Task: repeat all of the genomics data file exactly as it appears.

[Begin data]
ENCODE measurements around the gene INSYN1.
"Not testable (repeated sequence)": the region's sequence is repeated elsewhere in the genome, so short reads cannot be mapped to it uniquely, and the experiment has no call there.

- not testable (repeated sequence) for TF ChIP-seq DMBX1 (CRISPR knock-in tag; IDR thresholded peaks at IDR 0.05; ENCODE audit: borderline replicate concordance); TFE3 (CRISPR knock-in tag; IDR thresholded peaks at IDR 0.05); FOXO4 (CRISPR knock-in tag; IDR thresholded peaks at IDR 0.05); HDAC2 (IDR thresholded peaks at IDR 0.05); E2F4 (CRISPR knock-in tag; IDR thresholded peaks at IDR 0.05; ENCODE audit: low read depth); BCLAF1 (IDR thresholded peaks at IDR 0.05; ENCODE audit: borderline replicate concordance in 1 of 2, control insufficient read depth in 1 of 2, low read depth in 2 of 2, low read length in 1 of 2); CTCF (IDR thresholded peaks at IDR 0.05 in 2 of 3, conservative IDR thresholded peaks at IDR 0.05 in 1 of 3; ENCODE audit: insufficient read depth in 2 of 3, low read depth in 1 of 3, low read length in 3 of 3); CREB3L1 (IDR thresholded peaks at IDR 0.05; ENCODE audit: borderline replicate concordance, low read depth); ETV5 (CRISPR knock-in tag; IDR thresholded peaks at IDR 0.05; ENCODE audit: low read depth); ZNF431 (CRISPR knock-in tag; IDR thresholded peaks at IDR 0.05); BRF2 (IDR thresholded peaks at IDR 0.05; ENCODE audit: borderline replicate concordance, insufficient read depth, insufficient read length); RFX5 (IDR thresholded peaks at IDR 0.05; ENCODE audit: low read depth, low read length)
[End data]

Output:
ENCODE measurements around the gene INSYN1.
"Not testable (repeated sequence)": the region's sequence is repeated elsewhere in the genome, so short reads cannot be mapped to it uniquely, and the experiment has no call there.

- not testable (repeated sequence) for TF ChIP-seq DMBX1 (CRISPR knock-in tag; IDR thresholded peaks at IDR 0.05; ENCODE audit: borderline replicate concordance); TFE3 (CRISPR knock-in tag; IDR thresholded peaks at IDR 0.05); FOXO4 (CRISPR knock-in tag; IDR thresholded peaks at IDR 0.05); HDAC2 (IDR thresholded peaks at IDR 0.05); E2F4 (CRISPR knock-in tag; IDR thresholded peaks at IDR 0.05; ENCODE audit: low read depth); BCLAF1 (IDR thresholded peaks at IDR 0.05; ENCODE audit: borderline replicate concordance in 1 of 2, control insufficient read depth in 1 of 2, low read depth in 2 of 2, low read length in 1 of 2); CTCF (IDR thresholded peaks at IDR 0.05 in 2 of 3, conservative IDR thresholded peaks at IDR 0.05 in 1 of 3; ENCODE audit: insufficient read depth in 2 of 3, low read depth in 1 of 3, low read length in 3 of 3); CREB3L1 (IDR thresholded peaks at IDR 0.05; ENCODE audit: borderline replicate concordance, low read depth); ETV5 (CRISPR knock-in tag; IDR thresholded peaks at IDR 0.05; ENCODE audit: low read depth); ZNF431 (CRISPR knock-in tag; IDR thresholded peaks at IDR 0.05); BRF2 (IDR thresholded peaks at IDR 0.05; ENCODE audit: borderline replicate concordance, insufficient read depth, insufficient read length); RFX5 (IDR thresholded peaks at IDR 0.05; ENCODE audit: low read depth, low read length)